Industry official says handful of issues key
While critics are expected to raise hundreds of legal challenges to the planned Yucca Mountain nuclear waste repository, the Department of Energy bid to win a license to build it likely will hinge on only a couple of key issues, an industry official said Thursday.
Steve Kraft, a senior director at the Nuclear Energy Institute, said experts who have followed the Yucca project for years can identify a handful of matters that will provoke the most debate in upcoming hearings before the Nuclear Regulatory Commission.
A couple could turn into showstoppers if critics are able to convince NRC reviewers that the Department of Energy's calculations about the repository's performance are off-base, he said.
"You end up getting it down to a few issues," Kraft said during a briefing at the institute's Henderson office that was held in anticipation that DOE will submit its license application in June.
Those issues include the estimated rate at which nuclear waste canisters will corrode once placed inside the mountain, and the amount of longer-lived radionuclides in tens of thousands of tons of used reactor fuel that will dissolve and be carried off into the environment at higher concentrations than project scientists calculate.
"What if solubility is way higher? That increases dose rates," Kraft said, referring to isotopes of technetium, iodine and neptunium.
As for corrosion of the canisters, he said a successful attempt by Nevada opponents to prove that the metal alloy will corrode "far faster" than DOE predicts could raise doubts with a licensing panel.
"I am willing to bet that performance of solubility and corrosion rates are going to be the big ones," he said.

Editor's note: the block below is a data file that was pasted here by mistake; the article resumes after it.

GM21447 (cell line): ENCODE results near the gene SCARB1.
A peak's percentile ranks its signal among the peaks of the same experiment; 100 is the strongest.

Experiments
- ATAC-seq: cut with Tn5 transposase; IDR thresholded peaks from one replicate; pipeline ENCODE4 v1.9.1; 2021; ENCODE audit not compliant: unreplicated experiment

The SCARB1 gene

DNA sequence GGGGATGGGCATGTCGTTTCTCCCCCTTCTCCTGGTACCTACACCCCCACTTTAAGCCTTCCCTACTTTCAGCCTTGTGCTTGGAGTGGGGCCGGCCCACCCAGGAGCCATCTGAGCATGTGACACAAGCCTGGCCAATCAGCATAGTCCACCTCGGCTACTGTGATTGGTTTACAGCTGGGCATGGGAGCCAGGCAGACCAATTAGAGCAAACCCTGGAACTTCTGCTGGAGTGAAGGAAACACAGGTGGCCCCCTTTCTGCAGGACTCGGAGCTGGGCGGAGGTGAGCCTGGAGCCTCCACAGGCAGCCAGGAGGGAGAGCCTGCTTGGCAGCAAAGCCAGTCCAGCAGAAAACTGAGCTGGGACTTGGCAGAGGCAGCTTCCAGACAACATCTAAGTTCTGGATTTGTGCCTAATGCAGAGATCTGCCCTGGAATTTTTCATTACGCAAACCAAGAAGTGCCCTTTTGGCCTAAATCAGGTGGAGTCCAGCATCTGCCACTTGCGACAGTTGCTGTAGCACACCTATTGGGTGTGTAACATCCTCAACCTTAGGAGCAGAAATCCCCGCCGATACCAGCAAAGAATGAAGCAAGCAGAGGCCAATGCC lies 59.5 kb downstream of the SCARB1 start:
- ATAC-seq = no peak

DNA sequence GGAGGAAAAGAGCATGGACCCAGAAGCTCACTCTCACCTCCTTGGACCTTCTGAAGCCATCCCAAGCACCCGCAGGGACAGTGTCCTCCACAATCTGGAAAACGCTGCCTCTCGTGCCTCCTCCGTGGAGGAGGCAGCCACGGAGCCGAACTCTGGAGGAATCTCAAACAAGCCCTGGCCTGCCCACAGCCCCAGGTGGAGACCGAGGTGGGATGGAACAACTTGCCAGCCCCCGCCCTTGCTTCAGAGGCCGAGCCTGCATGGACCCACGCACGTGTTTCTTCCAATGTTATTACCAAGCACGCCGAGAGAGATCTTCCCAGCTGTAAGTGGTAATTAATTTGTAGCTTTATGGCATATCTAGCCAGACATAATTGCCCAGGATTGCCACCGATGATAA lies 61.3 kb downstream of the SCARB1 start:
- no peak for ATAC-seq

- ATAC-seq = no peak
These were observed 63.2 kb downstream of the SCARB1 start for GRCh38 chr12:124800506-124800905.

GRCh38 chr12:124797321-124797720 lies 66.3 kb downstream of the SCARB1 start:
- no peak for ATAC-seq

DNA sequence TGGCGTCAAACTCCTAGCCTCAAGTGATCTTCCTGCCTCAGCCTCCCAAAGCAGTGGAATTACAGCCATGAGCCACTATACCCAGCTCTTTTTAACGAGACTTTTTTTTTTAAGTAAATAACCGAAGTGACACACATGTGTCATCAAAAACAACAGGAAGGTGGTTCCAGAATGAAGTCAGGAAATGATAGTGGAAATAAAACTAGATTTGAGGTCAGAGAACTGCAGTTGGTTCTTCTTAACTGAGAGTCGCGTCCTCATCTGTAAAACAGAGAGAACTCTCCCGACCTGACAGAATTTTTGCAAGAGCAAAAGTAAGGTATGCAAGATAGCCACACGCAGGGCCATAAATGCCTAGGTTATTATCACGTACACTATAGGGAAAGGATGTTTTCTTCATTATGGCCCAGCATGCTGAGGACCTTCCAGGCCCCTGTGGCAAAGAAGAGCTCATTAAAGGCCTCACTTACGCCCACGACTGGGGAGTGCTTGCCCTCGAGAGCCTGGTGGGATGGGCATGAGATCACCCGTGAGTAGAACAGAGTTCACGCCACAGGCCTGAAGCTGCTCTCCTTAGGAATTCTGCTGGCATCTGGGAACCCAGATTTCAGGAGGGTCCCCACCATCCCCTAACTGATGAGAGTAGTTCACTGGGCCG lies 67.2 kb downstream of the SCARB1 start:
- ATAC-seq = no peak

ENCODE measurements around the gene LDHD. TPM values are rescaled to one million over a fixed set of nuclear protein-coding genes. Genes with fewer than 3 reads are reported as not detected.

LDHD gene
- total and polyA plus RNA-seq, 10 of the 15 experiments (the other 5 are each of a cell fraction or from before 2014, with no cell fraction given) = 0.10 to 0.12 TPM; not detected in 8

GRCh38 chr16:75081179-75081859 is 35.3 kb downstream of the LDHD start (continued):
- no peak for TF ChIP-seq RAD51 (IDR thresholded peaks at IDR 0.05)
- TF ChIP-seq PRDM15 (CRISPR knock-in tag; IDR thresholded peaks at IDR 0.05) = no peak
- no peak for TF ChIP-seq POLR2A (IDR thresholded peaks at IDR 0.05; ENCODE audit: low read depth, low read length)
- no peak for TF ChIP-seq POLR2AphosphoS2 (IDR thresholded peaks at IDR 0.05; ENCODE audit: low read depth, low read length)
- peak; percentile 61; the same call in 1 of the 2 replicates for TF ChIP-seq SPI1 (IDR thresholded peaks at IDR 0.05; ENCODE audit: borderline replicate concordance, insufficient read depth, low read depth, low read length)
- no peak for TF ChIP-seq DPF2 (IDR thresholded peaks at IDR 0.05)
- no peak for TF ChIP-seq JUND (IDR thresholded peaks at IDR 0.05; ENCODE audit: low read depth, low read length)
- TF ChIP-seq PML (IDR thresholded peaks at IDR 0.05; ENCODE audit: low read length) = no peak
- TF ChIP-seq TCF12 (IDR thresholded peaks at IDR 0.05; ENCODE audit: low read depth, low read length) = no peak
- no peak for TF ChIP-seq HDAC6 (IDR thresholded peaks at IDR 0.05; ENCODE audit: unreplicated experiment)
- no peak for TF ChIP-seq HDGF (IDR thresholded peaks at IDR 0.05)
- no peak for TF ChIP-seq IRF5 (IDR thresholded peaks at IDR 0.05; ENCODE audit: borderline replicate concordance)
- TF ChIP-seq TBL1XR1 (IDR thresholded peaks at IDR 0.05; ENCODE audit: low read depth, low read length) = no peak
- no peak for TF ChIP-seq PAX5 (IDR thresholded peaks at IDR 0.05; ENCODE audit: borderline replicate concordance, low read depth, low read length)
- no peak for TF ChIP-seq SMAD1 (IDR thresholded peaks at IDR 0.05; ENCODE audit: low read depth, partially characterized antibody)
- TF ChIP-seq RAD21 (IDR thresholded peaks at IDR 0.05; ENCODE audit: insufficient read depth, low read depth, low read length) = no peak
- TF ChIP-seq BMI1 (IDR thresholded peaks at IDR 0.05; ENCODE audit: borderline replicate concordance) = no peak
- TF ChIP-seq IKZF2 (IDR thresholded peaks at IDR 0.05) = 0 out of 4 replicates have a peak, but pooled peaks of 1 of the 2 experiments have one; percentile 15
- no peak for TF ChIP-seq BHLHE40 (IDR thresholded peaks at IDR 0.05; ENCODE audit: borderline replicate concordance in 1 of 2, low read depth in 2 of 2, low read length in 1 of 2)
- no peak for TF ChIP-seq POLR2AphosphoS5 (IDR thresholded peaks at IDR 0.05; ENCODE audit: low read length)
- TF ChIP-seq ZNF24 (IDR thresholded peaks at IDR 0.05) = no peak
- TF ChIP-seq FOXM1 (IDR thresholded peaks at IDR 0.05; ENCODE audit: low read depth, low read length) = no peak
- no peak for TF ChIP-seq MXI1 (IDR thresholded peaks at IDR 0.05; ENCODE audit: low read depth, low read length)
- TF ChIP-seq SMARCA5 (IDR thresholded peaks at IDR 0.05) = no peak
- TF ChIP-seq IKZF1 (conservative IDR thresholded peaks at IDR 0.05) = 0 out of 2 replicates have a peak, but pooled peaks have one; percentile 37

Bob Loux, the Nevada official who coordinates opposition to the Yucca plan, agreed that corrosion and the movement of radioactive particles through the mountain will be major issues.
But Loux said he would expand the list of potential showstoppers that probably will be aired.
"Clearly the fitness of DOE as an applicant will also be one," said Loux, executive director of the Nevada Agency for Nuclear Projects.
Loux said the state believes it can make a strong case that shortcomings in Energy Department quality controls that have been documented over the years by DOE and congressional auditors should raise questions about its ability to manage the project.
Nevada also believes that potential for volcanic activity in the vicinity of the proposed repository, 100 miles northwest of Las Vegas, might resonate with the NRC, Loux said.
Last year, state scientists raised concerns for earthquake faults, particularly the Bow Ridge Fault, in the vicinity of concrete storage pads that DOE wants to build near the mountain.
That's where thousands of tons of highly radioactive spent fuel would sit to cool off before disposal in tunnels inside the mountain.
Kraft said it could take "a couple decades before it gets to the right heat load" for underground storage.
He expects Nevada will challenge the design for above-ground storage as having the perception of an interim storage site, which by law is not allowed in the state that hosts the permanent repository.
"While it looks like it is interim storage, it is not interim storage," he said.
Contact reporter Keith Rogers at krogers @reviewjournal.com or 702-383-0308. Contact Stephens Washington Bureau Chief Steve Tetreault at stetreault@ stephensmedia.com or 202-783-1760.